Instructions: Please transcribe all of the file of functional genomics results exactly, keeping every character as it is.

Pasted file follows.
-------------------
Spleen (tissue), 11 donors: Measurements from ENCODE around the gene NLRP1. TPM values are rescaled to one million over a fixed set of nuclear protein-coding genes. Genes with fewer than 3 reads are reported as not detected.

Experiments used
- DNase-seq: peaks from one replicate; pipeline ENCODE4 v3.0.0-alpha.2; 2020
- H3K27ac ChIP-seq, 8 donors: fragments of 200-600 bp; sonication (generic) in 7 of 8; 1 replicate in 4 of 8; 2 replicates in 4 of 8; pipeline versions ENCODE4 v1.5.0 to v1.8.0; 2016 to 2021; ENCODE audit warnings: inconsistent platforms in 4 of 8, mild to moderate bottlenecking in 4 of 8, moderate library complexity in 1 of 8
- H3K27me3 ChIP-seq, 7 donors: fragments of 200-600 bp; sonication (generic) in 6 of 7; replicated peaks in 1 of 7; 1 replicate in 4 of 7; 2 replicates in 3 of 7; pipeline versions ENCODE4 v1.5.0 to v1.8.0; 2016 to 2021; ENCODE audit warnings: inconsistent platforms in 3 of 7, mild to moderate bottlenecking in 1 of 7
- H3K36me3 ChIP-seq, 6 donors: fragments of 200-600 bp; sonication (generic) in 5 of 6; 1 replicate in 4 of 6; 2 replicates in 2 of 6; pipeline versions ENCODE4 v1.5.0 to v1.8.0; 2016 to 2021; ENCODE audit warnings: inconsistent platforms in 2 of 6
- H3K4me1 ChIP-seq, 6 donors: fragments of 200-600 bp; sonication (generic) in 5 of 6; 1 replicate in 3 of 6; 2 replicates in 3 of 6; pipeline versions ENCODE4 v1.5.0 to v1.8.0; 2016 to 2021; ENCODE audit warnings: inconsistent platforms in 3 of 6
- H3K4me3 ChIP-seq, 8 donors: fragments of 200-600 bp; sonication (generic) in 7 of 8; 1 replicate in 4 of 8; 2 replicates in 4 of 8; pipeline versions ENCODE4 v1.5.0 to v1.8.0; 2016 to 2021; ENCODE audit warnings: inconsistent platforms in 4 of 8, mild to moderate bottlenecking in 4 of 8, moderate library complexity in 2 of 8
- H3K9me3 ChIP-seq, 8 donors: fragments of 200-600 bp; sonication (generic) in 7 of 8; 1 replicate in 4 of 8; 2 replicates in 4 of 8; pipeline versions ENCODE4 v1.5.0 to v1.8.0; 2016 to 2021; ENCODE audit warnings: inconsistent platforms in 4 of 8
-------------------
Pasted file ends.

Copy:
Spleen (tissue), 11 donors: Measurements from ENCODE around the gene NLRP1. TPM values are rescaled to one million over a fixed set of nuclear protein-coding genes. Genes with fewer than 3 reads are reported as not detected.

Experiments used
- DNase-seq: peaks from one replicate; pipeline ENCODE4 v3.0.0-alpha.2; 2020
- H3K27ac ChIP-seq, 8 donors: fragments of 200-600 bp; sonication (generic) in 7 of 8; 1 replicate in 4 of 8; 2 replicates in 4 of 8; pipeline versions ENCODE4 v1.5.0 to v1.8.0; 2016 to 2021; ENCODE audit warnings: inconsistent platforms in 4 of 8, mild to moderate bottlenecking in 4 of 8, moderate library complexity in 1 of 8
- H3K27me3 ChIP-seq, 7 donors: fragments of 200-600 bp; sonication (generic) in 6 of 7; replicated peaks in 1 of 7; 1 replicate in 4 of 7; 2 replicates in 3 of 7; pipeline versions ENCODE4 v1.5.0 to v1.8.0; 2016 to 2021; ENCODE audit warnings: inconsistent platforms in 3 of 7, mild to moderate bottlenecking in 1 of 7
- H3K36me3 ChIP-seq, 6 donors: fragments of 200-600 bp; sonication (generic) in 5 of 6; 1 replicate in 4 of 6; 2 replicates in 2 of 6; pipeline versions ENCODE4 v1.5.0 to v1.8.0; 2016 to 2021; ENCODE audit warnings: inconsistent platforms in 2 of 6
- H3K4me1 ChIP-seq, 6 donors: fragments of 200-600 bp; sonication (generic) in 5 of 6; 1 replicate in 3 of 6; 2 replicates in 3 of 6; pipeline versions ENCODE4 v1.5.0 to v1.8.0; 2016 to 2021; ENCODE audit warnings: inconsistent platforms in 3 of 6
- H3K4me3 ChIP-seq, 8 donors: fragments of 200-600 bp; sonication (generic) in 7 of 8; 1 replicate in 4 of 8; 2 replicates in 4 of 8; pipeline versions ENCODE4 v1.5.0 to v1.8.0; 2016 to 2021; ENCODE audit warnings: inconsistent platforms in 4 of 8, mild to moderate bottlenecking in 4 of 8, moderate library complexity in 2 of 8
- H3K9me3 ChIP-seq, 8 donors: fragments of 200-600 bp; sonication (generic) in 7 of 8; 1 replicate in 4 of 8; 2 replicates in 4 of 8; pipeline versions ENCODE4 v1.5.0 to v1.8.0; 2016 to 2021; ENCODE audit warnings: inconsistent platforms in 4 of 8